Heuer had a great history in chronographs, especially with the Calibre 11, and seems to be moving towards a great future. After the presentation in 2009 of its first in-house movement since decades, the calibre 1887, TAG Heuer comes back with a very interesting offer in the market of in-house, self-winding chronograph movements. After all the debates around the calibre 11, and after the discussions about the calibre 1887 and whether or not it is a proper in-house movement, this 1969 could be the one to bring everyone into agreement. Let’s see why.
We here at Monochrome are big chronograph enthusiasts, whether vintage or modern, like the Omega Speedmaster for its historical importance, or the Lange & Söhne Double Split for its perfection (we reviewed it for you here). The announcement a few days ago by TAG Heuer of a new movement had, of course, attracted our curiosity. And let’s be clear about it; we’re looking at an impressive engine compared to TAG’s previous standards. But before having a closer look at the new calibre 1969, let’s have a quick flash back on calibers 11 and 1887.
How can we speak about Heuer’s chronographs unless we first have a look at a tremendous part of this brand’s history, namely the calibre 11. Without getting drawn back into one of the greatest debates in the world of watch enthusiasts, let’s agree that this engine is one of the three first self-winding chronographs, together with the Zenith El Primero and the Seiko 6139. The Heuer calibre 11 was introduced in 1969 (I think everyone understands the reference of this date here…), which was a milestone for the brands involved (see here).
Based on a Büren micro-rotor movement and developed in association with Dubois-Depraz, the calibre 11 was shared with Breitling and Hamilton. It has been launched in the mighty Monaco and also in Carrera and Autavia range.
Then in 2009, TAG Heuer offered the world a brand new movement, calibre 1887, called “in-house,” meaning that it should be 100% designed and developed by TAG, creating another great controversy.
The question around this movement wasn’t about the quality or the technical specifications, but on the fact that it was based on a Seiko 6S37. As we told you earlier (read our article here), the debate was only running on poor communication by TAG Heuer. Many brands, and not only minor or cheap ones, share movements from other manufacturers. So have done Patek and Vacheron. In the end TAG Heuer have a very good movement, which is well designed, pleasant to use and offers interesting characteristics like a column-wheel.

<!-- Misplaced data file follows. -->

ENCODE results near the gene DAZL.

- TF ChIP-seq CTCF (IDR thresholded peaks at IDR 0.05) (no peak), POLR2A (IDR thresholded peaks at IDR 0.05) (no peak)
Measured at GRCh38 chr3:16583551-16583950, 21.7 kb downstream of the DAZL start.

The TAG Heuer 1969
The answer from TAG Heuer against these critics is an attractive movement, designed and developed completely in-house. Of course this shouldn’t be seen as the only reason for this announcement. An in-house movement definitely gives a high-end image to a brand and grabs the interest of the community of watch collectors, but also counteracts the future shortage of movements supplied by ETA/Valjoux.
Of course the name 1969 is a tribute to the historical calibre 11. And a fine tribute it is. We are talking about a serious competitor here, qualified to face Omega with its 9300 or Rolex with the well known 4130. Here is the new strategy of TAG Heuer for going back in the game of chronographs.
The 1969 could be seen as an improvement of the work done with the 1887. First, the chronograph system is based on a vertical clutch instead of an oscillating pinion, meaning a more precise start of the second hand, and therefore more accuracy in measurement of time laps. Besides these technical aspects, the combination of a column-wheel and a vertical clutch (just like the Montblanc calibers LL100 and MB series of movements used in the Rieussec collection) is often seen as the most desirable configuration in a chronograph movement.
Another nice update, is the position of sub-counters, now based on a 3-6-9 configuration instead of a 6-9-12 display in the 1887. I know it sounds very personal, but this configuration is just more balanced, due to the symmetry it gives to the dial. Talking about aesthetics, this 1969 appears well finished with “Côtes de Genève” on both bridges and oscillating weight, polished beveled edges and a contrasting tungsten plated rotor. The column-wheel is nicely highlighted, but as seen on the Omega caliber 9300, the chronograph system, including levers and wheels, is mostly hidden.
TAG Heuer’s new movement looks pretty impressive on paper and I’m honestly excited to have such a Carrera or Monaco in my hands. Specs are in line with competitors, considering the corresponding movements from Rolex, Breitling, Omega or Montblanc. But for a brand that intends to be the largest producer of in-house chronographs, will it be enough? Yes, TAG wants to produce an outstanding figure of 100,000 timepieces per year powered by the 1887 and 1969 calibres by the end of 2016. Let’s see where it all stands in a few months, when we can see what TAG Heuer shows us during Baselworld.